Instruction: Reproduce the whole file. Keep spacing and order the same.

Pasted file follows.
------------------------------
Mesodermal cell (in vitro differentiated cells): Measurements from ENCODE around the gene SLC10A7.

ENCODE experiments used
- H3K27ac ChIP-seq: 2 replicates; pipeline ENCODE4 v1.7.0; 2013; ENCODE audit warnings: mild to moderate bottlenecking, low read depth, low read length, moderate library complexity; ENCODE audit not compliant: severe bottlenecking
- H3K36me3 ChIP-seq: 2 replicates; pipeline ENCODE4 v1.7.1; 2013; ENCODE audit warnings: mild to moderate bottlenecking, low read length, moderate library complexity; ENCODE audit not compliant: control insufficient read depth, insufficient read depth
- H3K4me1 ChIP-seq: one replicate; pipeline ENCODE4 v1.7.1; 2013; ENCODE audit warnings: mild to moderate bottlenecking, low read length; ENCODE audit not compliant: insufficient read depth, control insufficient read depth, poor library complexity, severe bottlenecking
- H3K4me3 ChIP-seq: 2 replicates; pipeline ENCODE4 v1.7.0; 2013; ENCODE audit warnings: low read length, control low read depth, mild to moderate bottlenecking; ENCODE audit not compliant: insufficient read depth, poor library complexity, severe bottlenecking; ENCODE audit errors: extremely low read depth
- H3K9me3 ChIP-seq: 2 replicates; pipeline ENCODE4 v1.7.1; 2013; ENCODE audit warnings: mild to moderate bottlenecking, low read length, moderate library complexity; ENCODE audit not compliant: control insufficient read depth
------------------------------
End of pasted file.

Mesodermal cell (in vitro differentiated cells): Measurements from ENCODE around the gene SLC10A7.

ENCODE experiments used
- H3K27ac ChIP-seq: 2 replicates; pipeline ENCODE4 v1.7.0; 2013; ENCODE audit warnings: mild to moderate bottlenecking, low read depth, low read length, moderate library complexity; ENCODE audit not compliant: severe bottlenecking
- H3K36me3 ChIP-seq: 2 replicates; pipeline ENCODE4 v1.7.1; 2013; ENCODE audit warnings: mild to moderate bottlenecking, low read length, moderate library complexity; ENCODE audit not compliant: control insufficient read depth, insufficient read depth
- H3K4me1 ChIP-seq: one replicate; pipeline ENCODE4 v1.7.1; 2013; ENCODE audit warnings: mild to moderate bottlenecking, low read length; ENCODE audit not compliant: insufficient read depth, control insufficient read depth, poor library complexity, severe bottlenecking
- H3K4me3 ChIP-seq: 2 replicates; pipeline ENCODE4 v1.7.0; 2013; ENCODE audit warnings: low read length, control low read depth, mild to moderate bottlenecking; ENCODE audit not compliant: insufficient read depth, poor library complexity, severe bottlenecking; ENCODE audit errors: extremely low read depth
- H3K9me3 ChIP-seq: 2 replicates; pipeline ENCODE4 v1.7.1; 2013; ENCODE audit warnings: mild to moderate bottlenecking, low read length, moderate library complexity; ENCODE audit not compliant: control insufficient read depth